```\$ bc -ql
define void designer_print(v) {
print "---{", v, "}---"
}
designer_print(100) # Print 100 with the designs
---{100}---
quit # Get out
\$```

With all these fundamentals of functions in bc, next we would dive into its recursive functional power.

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# Explore the Power of the Bench Calculator

This second article of the mathematical journey through open source, takes you through the basics of bench calculator.

<< First Article

Faced with the limitations of the shell command expr and other shell constructs, here we are all set to explore the powerful command bc. bc stands for bench calculator. It is not just a command or tool but a complete language in itself. And its power lies in its arbitrary precision-ness with not only integers but with real number. Wondering what that means? It just means that its computation is mostly not limited by size of the integer or real number types, unlike in most programming languages. Thus, this is more closer to our day to day dealing of mathematics, keeping away the internal details of computer’s precision blah blah. So, let’s get started with the first usual maths. And then we will move onto more involved one with variables, conditionals, and later on with functions and recursion.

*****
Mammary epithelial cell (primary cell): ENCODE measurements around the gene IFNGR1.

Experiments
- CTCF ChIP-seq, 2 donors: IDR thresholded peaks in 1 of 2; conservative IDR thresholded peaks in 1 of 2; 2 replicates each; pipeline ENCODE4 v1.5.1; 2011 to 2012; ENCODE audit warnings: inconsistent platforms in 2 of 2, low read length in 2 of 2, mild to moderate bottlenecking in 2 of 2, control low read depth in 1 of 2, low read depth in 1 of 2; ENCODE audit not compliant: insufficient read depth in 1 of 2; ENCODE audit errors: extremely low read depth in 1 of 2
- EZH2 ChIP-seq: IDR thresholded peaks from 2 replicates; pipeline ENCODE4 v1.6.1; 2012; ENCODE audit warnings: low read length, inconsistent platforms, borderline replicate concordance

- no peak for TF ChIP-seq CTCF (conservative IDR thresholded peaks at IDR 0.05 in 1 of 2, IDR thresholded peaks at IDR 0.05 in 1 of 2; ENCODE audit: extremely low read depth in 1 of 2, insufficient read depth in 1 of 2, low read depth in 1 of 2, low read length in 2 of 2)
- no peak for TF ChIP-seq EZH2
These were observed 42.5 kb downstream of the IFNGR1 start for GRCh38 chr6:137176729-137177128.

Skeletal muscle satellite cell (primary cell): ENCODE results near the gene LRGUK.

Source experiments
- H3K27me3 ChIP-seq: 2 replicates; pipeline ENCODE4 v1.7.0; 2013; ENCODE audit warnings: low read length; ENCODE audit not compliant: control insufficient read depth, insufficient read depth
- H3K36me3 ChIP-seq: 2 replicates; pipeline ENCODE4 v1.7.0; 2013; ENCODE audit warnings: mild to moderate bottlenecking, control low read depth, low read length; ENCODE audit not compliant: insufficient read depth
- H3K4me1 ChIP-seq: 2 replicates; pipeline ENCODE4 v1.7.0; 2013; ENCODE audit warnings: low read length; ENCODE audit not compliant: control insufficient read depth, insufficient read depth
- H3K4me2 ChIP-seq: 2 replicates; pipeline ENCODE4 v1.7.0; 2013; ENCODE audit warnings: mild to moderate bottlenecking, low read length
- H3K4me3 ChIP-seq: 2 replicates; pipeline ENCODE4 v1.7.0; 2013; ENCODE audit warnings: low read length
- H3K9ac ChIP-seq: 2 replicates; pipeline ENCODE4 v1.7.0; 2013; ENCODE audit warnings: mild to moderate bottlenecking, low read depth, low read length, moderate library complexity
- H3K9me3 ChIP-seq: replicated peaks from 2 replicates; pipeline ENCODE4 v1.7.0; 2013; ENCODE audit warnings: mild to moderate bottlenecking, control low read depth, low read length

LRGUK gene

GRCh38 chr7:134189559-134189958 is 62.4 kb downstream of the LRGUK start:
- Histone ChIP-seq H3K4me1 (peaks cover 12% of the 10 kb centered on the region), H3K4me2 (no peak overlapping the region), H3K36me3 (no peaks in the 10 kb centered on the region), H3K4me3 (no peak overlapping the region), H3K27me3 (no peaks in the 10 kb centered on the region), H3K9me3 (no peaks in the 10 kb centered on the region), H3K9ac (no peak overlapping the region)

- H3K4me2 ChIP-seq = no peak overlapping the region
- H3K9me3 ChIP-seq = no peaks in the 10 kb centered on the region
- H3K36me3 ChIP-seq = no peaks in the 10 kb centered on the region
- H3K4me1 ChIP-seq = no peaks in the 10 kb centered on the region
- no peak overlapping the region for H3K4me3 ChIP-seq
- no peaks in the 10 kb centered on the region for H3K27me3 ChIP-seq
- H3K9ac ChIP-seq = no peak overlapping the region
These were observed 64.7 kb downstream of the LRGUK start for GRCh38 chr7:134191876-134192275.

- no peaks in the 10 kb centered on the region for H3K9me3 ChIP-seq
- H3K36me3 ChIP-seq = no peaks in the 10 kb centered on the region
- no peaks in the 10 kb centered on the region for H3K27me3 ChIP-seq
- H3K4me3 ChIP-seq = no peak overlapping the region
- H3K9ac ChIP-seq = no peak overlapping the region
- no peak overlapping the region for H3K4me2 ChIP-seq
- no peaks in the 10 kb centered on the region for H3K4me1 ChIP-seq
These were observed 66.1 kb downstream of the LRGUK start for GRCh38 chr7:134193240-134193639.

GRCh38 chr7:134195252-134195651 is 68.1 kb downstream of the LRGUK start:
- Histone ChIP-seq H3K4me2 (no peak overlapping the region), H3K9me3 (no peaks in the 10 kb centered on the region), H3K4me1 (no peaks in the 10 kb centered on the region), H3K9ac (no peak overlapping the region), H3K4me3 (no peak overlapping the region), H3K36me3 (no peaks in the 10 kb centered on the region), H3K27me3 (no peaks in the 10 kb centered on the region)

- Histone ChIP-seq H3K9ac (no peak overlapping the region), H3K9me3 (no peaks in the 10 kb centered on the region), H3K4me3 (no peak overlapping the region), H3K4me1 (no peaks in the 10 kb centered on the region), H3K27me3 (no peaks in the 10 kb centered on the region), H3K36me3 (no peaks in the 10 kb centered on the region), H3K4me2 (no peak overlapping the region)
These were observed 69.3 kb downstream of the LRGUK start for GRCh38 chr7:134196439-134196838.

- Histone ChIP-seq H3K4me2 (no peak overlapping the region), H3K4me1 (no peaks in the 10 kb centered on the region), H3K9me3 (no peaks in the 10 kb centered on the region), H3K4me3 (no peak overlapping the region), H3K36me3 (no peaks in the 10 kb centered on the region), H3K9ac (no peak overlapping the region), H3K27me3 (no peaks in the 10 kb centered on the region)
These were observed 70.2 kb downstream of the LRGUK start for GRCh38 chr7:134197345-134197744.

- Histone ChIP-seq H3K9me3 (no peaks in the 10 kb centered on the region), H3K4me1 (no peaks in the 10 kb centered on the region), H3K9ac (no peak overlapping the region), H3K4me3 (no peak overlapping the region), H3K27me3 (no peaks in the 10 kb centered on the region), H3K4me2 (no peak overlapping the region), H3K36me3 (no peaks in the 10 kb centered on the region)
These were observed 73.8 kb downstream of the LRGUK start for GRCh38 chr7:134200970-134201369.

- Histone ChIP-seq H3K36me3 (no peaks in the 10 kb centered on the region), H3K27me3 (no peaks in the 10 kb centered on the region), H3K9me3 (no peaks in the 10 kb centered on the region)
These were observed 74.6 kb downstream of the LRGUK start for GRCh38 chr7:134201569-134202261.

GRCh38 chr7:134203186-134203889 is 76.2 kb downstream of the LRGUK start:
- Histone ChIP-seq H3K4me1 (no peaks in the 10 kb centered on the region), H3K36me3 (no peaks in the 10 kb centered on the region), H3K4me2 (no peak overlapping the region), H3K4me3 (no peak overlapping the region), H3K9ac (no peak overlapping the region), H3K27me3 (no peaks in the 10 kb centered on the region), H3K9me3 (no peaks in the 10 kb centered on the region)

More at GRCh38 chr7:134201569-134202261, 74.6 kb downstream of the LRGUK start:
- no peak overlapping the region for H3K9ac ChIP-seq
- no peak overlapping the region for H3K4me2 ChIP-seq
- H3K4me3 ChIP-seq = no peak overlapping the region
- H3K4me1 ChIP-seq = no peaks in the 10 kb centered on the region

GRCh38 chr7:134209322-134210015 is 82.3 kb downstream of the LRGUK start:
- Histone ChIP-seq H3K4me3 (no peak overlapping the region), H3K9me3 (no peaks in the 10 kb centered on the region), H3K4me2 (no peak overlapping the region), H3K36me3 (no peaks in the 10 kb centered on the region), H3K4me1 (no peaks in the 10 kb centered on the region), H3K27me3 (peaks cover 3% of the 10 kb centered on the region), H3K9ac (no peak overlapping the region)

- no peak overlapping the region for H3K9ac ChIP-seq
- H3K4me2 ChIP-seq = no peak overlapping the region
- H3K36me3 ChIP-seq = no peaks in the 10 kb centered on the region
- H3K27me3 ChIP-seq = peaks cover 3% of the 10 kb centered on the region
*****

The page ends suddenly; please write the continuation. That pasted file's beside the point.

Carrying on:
## Basic operations

For integer-only math, you may invoke the bench calculator as bc. For a full-fledged real number math, you may invoke it as bc -l. Once invoked, it will print a welcome message and then wait for you to just type your math statements and press Enter to get your answer. For quitting the bench calculator, you need to press Ctrl-D (^D), on an empty line. All the basic arithmetic operations: addition (+), subtraction (-), multiplication (*), quotient (/), remainder (%), power (^), brackets (()) are just there – with the C-like precedence & associativity rules. An example with all of them in use:

```\$ bc
bc 1.06.95
Copyright 1991-1994, 1997, 1998, 2000, 2004, 2006 Free Software Foundation, Inc.
This is free software with ABSOLUTELY NO WARRANTY.
For details type `warranty'.
2 + 2 * 3 - 5 + 21 / 4 * 6 # A basic maths statement
33
(2 ^ 2) ^ 3 # Another one with power & bracket